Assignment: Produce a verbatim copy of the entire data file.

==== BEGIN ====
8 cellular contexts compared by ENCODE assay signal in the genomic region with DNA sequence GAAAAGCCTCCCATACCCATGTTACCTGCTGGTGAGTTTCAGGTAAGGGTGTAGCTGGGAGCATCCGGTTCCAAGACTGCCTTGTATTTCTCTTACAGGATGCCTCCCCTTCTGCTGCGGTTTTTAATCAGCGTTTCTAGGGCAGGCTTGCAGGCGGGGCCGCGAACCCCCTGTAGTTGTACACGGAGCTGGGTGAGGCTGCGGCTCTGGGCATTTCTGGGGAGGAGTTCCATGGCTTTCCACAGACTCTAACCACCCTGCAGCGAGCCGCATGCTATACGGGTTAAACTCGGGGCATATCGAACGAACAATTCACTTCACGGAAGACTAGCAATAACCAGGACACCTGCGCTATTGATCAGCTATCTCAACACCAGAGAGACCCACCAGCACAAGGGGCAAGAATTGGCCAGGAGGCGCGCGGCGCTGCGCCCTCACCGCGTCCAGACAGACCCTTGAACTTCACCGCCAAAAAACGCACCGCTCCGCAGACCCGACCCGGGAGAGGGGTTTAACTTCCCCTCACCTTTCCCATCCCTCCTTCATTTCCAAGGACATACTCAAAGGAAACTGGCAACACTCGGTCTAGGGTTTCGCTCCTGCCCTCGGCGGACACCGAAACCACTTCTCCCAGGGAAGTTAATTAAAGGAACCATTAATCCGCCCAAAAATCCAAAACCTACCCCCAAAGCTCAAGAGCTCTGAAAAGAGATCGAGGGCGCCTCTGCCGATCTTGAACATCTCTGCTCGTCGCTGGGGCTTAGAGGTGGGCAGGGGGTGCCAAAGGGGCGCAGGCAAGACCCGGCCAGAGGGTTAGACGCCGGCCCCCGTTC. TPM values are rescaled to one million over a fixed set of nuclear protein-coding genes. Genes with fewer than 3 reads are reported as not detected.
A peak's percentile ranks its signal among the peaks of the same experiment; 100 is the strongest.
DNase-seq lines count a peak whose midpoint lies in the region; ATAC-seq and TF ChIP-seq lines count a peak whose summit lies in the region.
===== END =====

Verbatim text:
8 cellular contexts compared by ENCODE assay signal in the genomic region with DNA sequence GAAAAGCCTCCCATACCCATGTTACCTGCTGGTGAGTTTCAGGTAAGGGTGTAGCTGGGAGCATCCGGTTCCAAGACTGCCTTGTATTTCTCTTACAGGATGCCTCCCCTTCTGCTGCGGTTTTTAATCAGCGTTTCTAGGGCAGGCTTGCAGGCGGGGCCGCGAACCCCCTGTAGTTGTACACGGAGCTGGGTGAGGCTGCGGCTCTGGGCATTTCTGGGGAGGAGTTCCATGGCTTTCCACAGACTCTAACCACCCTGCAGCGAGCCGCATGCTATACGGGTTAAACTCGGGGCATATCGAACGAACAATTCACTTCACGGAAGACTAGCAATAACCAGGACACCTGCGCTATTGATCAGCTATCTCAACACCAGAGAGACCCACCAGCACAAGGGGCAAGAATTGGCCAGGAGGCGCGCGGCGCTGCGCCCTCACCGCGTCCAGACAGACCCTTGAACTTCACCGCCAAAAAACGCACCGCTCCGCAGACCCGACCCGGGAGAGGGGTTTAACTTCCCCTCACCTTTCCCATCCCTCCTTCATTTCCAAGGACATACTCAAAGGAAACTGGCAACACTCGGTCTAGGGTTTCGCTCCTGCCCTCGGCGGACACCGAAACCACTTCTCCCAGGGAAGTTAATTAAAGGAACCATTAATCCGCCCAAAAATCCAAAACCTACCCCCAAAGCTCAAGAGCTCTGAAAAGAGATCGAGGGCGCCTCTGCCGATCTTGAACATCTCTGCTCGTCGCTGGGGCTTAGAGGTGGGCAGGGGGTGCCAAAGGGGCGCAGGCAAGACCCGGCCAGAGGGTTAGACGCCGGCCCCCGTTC. TPM values are rescaled to one million over a fixed set of nuclear protein-coding genes. Genes with fewer than 3 reads are reported as not detected.
A peak's percentile ranks its signal among the peaks of the same experiment; 100 is the strongest.
DNase-seq lines count a peak whose midpoint lies in the region; ATAC-seq and TF ChIP-seq lines count a peak whose summit lies in the region.